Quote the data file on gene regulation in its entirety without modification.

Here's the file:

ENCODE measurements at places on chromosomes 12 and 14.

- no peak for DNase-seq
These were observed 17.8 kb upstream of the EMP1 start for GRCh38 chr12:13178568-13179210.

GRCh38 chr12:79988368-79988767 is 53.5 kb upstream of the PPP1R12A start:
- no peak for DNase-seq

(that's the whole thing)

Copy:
ENCODE measurements at places on chromosomes 12 and 14.

- no peak for DNase-seq
These were observed 17.8 kb upstream of the EMP1 start for GRCh38 chr12:13178568-13179210.

GRCh38 chr12:79988368-79988767 is 53.5 kb upstream of the PPP1R12A start:
- no peak for DNase-seq